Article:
In lieu of an abstract, here is a brief excerpt of the content:

  • Editor's Note
  • Jillian M. Báez

In Cristina García's novel Monkey Hunting (2003), the protagonist Chen Pan migrates from rural China to Cuba in 1857 via a slave ship. Pan initially works as an indentured servant on a sugarcane plantation, but later escapes. After opening a small business, he buys and marries an enslaved mulata and begins a family. The novel is an intergenerational story that follows Pan's granddaughter, who lives under Mao Zedong's Cultural Revolution, and his great-great-grandson, who migrates with his father to the United States and later serves in the Vietnam War. Similarly, Mira Nair's 1991 film Mississippi Masala is a cross-generational tale chronicling a Ugandan Indian family's forced migration to England and then to the United States. While the father, Jay, longs for his home in Uganda, his daughter Mina makes peace with their life in the United States and falls in love with an African American man. Both Monkey Hunting and Mississippi Masala offer nuanced stories of Asian diasporas in terms of migration, displacement, cultural hybridity, and interethnic relations.

These fictional narratives echo many of the themes explored in this issue. Movement to, from, and across Asia is not new. Asian diasporic communities can be found all over the globe, including Africa, the Americas, Europe, and Australia. As depicted in García's and Nair's cultural texts, Asian migration is often marked by multiple migrations over the course of a few generations. This constant movement can ferment feelings of nostalgia and loss, but migration can also be the catalyst for new forms of kinship; creative, hybrid forms of expression; and the reinvention of urban, suburban, and rural spaces. This issue of WSQ taps into the varied [End Page 9] experiences of Asian diasporas around the globe through an intersectional optic that views gender and sexuality as central to the process of migration.

The label "Asian" encompasses a heterogeneous group of people with varied histories of colonization (both as the colonizer and the colonized), spoken and written languages, and cultural practices. The "push" and "pull" factors for migration also differ among Asian groups—while some migrate for more economic opportunities, others leave for political refuge. U.S. policy also shapes Asian migration. For example, the 1882 Chinese Exclusion Act in the United States and the 1923 Chinese Immigrant Act in Canada both restricted immigration from China until the 1940s. During World War II, Japanese internment in the United States cast East Asians not only as second-class citizens but also as enemies. These policies and practices cemented the image of Asians as the perpetual foreign Other in the popular imagination. As a result of the passage of the Immigration and Nationality Act of 1965, Asian migration to the United States soared to the thousands, but Orientalist discourses continued to circulate in the United States and Europe. U.S. military intervention in countries like Cambodia, Granada, the Philippines, and Vietnam also greatly influenced Asian migratory routes and patterns to the United States and other parts of the world. As such, militarization and colonialism remain a central part of the Asian diasporic experience.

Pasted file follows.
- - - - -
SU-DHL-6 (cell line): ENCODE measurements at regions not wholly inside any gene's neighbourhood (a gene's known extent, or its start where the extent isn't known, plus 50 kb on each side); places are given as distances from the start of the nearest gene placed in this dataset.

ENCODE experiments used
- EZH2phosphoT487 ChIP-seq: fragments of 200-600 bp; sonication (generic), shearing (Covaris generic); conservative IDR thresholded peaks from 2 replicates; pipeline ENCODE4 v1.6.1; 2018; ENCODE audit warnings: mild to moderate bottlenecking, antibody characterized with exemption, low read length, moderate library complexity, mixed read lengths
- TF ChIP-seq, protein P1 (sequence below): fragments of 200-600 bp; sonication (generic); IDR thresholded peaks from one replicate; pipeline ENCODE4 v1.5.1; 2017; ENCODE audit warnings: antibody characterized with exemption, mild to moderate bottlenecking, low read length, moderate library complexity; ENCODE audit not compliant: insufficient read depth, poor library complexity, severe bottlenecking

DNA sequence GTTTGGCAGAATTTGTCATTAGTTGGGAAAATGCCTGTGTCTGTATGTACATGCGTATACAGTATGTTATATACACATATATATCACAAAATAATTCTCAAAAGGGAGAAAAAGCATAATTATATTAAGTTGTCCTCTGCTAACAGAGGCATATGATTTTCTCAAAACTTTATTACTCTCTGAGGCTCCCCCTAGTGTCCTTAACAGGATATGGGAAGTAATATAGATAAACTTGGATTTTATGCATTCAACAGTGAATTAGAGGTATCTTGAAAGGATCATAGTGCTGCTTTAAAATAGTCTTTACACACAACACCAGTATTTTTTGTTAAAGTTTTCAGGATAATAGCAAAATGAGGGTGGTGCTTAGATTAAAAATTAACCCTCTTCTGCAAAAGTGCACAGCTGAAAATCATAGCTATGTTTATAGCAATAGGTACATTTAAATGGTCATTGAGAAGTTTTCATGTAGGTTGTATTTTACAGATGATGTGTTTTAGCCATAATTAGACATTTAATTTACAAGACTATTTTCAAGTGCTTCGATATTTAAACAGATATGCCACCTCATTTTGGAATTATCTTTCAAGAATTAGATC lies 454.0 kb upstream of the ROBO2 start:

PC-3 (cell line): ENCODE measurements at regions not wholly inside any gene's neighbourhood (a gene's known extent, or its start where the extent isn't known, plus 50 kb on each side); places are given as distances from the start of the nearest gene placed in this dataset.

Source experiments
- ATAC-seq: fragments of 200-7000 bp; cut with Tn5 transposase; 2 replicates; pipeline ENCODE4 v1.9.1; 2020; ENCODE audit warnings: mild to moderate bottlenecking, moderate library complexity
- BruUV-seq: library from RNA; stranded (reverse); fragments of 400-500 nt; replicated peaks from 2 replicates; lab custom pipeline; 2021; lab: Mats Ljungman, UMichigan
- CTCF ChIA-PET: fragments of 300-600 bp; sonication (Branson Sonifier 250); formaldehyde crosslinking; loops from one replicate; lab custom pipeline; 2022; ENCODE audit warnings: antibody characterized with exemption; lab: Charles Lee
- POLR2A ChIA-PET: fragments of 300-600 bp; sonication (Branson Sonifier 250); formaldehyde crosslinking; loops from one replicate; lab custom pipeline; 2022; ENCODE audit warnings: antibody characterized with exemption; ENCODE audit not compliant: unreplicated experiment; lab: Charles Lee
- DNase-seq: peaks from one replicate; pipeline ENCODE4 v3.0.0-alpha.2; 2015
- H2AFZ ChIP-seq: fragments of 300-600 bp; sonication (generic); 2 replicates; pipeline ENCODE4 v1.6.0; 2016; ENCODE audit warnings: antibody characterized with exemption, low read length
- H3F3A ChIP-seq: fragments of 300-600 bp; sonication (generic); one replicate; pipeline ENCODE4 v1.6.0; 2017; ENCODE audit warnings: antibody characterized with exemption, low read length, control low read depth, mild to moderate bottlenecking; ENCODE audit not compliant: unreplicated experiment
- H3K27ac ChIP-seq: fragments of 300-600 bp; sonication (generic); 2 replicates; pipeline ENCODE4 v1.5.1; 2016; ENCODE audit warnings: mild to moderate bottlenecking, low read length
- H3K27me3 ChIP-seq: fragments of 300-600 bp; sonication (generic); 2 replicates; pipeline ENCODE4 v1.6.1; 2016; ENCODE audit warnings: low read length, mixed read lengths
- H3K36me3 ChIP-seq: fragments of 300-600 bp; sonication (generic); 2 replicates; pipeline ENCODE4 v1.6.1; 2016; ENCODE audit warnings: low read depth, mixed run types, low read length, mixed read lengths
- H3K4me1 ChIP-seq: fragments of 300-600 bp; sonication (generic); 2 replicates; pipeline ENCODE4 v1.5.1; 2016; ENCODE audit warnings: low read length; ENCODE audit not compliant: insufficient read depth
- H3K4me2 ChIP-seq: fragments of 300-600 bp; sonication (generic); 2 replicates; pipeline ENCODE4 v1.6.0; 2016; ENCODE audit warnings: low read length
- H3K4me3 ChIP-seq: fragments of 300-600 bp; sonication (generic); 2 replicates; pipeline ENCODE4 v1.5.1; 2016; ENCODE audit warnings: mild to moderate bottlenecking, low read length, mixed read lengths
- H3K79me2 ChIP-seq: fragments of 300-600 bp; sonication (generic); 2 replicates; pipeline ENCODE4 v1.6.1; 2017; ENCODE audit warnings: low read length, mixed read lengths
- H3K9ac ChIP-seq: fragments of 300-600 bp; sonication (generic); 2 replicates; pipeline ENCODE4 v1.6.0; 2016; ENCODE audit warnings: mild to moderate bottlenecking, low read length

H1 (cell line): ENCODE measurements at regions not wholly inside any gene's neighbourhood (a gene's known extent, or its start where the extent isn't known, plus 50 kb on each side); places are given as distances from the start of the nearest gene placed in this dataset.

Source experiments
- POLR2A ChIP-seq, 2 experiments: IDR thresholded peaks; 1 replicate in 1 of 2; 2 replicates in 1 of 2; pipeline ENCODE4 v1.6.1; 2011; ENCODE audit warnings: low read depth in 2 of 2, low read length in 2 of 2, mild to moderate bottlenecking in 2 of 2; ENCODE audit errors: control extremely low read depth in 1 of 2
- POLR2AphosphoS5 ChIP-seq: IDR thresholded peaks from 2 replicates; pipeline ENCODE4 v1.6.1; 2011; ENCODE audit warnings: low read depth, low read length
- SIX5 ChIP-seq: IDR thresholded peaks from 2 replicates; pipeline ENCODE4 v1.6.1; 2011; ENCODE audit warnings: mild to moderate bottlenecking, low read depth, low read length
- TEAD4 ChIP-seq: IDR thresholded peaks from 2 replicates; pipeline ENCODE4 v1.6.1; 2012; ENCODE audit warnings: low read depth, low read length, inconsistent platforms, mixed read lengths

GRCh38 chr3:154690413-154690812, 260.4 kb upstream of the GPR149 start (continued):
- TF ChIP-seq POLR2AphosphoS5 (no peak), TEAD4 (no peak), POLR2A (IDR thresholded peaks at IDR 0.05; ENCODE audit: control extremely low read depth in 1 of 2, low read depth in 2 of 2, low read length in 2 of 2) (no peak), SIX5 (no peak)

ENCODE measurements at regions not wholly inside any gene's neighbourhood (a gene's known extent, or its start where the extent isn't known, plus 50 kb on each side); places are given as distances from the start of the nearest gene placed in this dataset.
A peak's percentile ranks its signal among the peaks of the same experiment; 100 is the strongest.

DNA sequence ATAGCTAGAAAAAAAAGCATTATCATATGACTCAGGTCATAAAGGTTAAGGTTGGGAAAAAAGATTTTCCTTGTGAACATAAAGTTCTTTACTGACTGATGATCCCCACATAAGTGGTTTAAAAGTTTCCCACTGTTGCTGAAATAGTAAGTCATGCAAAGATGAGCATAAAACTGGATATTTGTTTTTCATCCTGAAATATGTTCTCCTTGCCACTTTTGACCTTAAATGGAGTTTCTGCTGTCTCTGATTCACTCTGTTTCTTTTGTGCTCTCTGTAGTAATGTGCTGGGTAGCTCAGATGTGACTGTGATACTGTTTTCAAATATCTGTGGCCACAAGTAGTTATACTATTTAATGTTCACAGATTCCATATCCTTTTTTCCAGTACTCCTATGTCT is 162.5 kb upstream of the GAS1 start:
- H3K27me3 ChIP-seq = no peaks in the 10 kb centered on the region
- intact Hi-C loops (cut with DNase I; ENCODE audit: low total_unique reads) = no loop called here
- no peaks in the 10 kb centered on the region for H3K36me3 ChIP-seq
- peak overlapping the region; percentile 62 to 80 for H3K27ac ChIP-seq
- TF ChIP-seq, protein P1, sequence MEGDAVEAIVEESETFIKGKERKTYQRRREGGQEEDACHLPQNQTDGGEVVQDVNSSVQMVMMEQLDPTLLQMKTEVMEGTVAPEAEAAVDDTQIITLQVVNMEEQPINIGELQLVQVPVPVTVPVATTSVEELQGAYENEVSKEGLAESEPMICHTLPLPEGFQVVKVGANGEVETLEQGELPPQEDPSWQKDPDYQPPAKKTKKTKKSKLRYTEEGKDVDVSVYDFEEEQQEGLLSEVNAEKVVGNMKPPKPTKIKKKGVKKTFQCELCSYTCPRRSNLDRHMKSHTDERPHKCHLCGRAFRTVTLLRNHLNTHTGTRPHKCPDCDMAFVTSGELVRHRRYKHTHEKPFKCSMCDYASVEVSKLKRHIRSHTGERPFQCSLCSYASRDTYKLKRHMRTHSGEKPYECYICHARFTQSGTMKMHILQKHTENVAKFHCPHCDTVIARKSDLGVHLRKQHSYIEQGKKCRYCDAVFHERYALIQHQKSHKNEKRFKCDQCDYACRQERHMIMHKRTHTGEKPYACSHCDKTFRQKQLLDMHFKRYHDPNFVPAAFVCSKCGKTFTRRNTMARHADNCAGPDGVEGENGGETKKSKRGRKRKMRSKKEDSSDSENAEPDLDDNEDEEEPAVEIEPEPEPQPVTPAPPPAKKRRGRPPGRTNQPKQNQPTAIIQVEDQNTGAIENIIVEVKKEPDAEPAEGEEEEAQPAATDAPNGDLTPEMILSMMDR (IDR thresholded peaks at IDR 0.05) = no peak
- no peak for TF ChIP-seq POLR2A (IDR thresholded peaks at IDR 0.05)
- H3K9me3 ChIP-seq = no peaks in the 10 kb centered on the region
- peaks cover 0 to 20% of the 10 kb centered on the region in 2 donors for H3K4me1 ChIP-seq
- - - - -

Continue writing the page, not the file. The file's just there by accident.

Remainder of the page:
While some Asian groups are considered model minorities in Europe and the United States, this framing is uneven. For example, Cambodians are one of the poorest communities in the United States. Additionally, while Asian migrants might be valued for certain kinds of gendered labor (e.g., Indian men in the technology industry or Asian-Pacific women in domestic work), they are not always welcomed into mainstream society. In addition to facing centuries-old Orientalism, contemporary Asian diasporas exist in countries that are increasingly hostile to immigrants, particularly in Europe and the United States. Ironically, Asian consumer products and practices—like Korean skin care, matcha tea, and yoga—are routinely co-opted for U.S. consumption, but Asian migrants are not necessarily welcomed. For example, Chinatowns exist globally, but some merely exist for the consumption of non-Asians with few Chinese people actually living in those areas (McDonogh and Wong 2012). [End Page 10]

This issue reaffirms WSQ's commitment to transnational feminisms. Over the last ten years, WSQ has published a number of pieces...


Additional Information

Print ISSN
pp. 9-12
Launched on MUSE
Open Access
Back To Top

This website uses cookies to ensure you get the best experience on our website. Without cookies your experience may not be seamless.